Push to reform Minnesota's flawed system for protecting seniors falls short at Capitol
Elder care, taxes on list of items left undone Housley touts new protections, admits shortfalls
By Chris Serres Star Tribune
MAY 22, 2018 — 5:40AM
In a blow to Gov. Mark Dayton and families of elder abuse victims, the 2018 Legislature adjourned without adopting a series of broad-based reforms to Minnesota’s flawed system for protecting vulnerable seniors from maltreatment.
Weeks of intense negotiation involving the Dayton administration, Republican legislators and a coalition of senior organizations over a bipartisan deal collapsed over the weekend, leaving few new protections for the estimated 85,000 Minnesotans who live in senior care facilities across the state.
All the major reforms sought by Dayton, including a licensing framework for the state’s fast-growing assisted-living industry and protections against arbitrary evictions, failed to survive the legislative gantlet and stiff opposition from the nursing home industry. Instead, legislators adopted several modest provisions that delay reform and, in some cases, actually weaken senior protections, elder advocates said. These provisions were included in the Legislature’s budget bill, which Dayton has pledged to veto.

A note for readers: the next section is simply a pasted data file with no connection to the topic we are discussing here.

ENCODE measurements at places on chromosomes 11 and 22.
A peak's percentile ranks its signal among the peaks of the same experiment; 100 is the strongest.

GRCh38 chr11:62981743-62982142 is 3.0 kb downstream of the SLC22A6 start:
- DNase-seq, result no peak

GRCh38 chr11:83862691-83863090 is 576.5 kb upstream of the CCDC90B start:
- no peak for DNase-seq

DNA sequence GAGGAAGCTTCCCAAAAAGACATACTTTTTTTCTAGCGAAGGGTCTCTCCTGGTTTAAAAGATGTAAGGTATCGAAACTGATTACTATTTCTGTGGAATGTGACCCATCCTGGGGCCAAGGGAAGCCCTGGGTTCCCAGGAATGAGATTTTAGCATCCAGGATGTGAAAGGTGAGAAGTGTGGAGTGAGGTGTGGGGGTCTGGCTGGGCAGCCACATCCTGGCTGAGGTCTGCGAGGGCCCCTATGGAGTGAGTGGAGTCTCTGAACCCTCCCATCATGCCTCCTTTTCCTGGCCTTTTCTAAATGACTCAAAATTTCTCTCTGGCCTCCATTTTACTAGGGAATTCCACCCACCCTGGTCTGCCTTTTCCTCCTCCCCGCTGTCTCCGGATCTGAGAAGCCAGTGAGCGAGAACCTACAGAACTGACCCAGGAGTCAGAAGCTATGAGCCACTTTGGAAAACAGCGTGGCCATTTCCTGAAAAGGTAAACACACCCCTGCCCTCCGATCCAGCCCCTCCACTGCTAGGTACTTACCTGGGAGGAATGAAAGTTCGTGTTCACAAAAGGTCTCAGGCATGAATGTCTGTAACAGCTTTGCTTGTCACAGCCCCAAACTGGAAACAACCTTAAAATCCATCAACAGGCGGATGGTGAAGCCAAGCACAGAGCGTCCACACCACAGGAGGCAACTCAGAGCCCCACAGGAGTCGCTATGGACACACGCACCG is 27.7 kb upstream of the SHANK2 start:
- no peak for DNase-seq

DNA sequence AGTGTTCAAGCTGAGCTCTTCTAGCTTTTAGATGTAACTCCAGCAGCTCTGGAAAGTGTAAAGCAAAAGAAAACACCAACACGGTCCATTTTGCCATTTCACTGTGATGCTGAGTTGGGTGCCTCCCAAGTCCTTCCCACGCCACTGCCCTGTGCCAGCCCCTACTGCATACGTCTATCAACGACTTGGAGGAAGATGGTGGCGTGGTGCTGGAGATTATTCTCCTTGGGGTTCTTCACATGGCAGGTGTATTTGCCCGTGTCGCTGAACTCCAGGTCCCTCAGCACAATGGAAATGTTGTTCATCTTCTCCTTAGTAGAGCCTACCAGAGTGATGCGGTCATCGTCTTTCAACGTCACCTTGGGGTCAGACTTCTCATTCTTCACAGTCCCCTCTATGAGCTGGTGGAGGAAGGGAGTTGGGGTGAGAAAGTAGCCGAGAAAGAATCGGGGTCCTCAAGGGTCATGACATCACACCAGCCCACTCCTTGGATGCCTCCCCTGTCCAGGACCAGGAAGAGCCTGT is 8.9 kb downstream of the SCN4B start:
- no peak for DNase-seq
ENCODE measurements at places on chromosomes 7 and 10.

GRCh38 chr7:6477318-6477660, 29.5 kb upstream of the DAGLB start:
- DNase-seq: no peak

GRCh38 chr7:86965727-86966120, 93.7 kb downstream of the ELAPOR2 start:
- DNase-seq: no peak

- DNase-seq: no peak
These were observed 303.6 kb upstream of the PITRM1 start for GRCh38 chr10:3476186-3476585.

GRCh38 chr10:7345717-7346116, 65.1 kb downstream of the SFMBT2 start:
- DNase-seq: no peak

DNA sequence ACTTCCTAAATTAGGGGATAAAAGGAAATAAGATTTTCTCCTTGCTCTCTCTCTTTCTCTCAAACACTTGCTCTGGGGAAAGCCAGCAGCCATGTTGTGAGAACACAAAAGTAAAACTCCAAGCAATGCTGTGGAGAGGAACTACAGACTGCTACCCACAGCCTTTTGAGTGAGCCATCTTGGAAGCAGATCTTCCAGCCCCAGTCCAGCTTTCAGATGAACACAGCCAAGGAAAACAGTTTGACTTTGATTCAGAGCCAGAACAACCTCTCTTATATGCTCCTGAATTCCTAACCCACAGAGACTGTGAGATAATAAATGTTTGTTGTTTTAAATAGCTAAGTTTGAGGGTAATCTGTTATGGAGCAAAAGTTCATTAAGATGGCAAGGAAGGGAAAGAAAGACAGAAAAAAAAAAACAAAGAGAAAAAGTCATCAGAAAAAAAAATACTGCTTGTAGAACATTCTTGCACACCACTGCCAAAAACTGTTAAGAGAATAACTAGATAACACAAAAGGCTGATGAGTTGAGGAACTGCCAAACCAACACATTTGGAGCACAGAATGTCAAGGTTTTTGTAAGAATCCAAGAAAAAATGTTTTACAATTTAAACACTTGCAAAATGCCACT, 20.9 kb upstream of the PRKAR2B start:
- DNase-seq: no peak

“This was a train wreck,” said Kristine Sundberg, president of Elder Voice Family Advocates, a coalition of relatives of abuse victims.
“The measures [in the budget bill] are so weak and watered down — that they may actually have moved the state backwards.”